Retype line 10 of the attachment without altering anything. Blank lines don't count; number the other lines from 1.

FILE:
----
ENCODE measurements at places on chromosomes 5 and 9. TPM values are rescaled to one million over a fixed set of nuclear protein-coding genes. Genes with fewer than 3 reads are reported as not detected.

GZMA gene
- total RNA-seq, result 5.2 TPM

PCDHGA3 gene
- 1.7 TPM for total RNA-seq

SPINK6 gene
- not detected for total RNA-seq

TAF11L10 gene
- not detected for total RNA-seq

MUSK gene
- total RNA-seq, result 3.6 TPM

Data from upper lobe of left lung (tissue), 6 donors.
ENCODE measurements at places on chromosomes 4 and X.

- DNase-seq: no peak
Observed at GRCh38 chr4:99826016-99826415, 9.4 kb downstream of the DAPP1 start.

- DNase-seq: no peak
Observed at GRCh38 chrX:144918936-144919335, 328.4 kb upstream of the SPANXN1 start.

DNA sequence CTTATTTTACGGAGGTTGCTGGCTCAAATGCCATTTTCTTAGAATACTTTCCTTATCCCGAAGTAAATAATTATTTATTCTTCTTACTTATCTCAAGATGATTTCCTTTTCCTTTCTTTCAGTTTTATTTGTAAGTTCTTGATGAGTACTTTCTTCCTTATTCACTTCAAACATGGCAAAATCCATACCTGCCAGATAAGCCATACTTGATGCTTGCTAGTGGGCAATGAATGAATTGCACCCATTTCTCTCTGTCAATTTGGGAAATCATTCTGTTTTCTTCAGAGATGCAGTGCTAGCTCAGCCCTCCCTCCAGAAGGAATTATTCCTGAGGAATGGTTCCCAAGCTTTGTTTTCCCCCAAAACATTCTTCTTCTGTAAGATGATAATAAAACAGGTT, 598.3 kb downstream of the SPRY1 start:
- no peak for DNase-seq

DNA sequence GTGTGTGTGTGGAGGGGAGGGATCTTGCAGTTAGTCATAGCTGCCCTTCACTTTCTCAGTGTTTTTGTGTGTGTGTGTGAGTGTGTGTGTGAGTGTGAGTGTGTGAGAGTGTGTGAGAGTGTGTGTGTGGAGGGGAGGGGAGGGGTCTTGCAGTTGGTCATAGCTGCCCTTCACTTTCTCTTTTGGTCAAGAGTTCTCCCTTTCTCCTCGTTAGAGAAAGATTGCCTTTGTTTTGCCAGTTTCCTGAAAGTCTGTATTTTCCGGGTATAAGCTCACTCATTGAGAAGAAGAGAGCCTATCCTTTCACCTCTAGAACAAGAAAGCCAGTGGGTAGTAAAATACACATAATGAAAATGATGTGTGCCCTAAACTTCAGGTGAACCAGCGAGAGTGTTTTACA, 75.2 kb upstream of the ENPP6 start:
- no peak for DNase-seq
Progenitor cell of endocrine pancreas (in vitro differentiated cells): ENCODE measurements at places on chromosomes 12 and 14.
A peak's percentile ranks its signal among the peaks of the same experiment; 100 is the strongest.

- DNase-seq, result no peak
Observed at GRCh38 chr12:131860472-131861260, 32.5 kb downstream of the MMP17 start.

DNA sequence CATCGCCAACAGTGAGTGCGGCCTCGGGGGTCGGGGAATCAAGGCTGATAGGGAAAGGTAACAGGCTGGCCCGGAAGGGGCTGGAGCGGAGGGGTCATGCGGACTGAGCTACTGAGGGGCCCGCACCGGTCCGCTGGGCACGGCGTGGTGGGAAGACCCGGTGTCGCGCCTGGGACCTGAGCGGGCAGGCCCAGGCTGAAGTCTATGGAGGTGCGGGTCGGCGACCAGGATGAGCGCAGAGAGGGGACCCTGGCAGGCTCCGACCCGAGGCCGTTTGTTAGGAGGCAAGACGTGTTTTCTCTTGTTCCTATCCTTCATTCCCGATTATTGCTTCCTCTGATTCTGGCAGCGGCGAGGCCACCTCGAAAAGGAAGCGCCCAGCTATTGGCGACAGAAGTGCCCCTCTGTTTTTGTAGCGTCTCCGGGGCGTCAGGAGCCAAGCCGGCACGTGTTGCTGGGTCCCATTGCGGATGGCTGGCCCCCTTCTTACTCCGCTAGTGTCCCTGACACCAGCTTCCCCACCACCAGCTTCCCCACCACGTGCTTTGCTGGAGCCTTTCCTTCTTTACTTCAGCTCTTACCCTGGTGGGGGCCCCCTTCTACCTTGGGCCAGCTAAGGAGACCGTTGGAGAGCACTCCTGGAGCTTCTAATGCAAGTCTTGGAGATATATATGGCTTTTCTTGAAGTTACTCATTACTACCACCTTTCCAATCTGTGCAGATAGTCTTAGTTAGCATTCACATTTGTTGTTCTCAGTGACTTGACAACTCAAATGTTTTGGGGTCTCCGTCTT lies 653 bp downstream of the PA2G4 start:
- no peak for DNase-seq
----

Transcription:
MUSK gene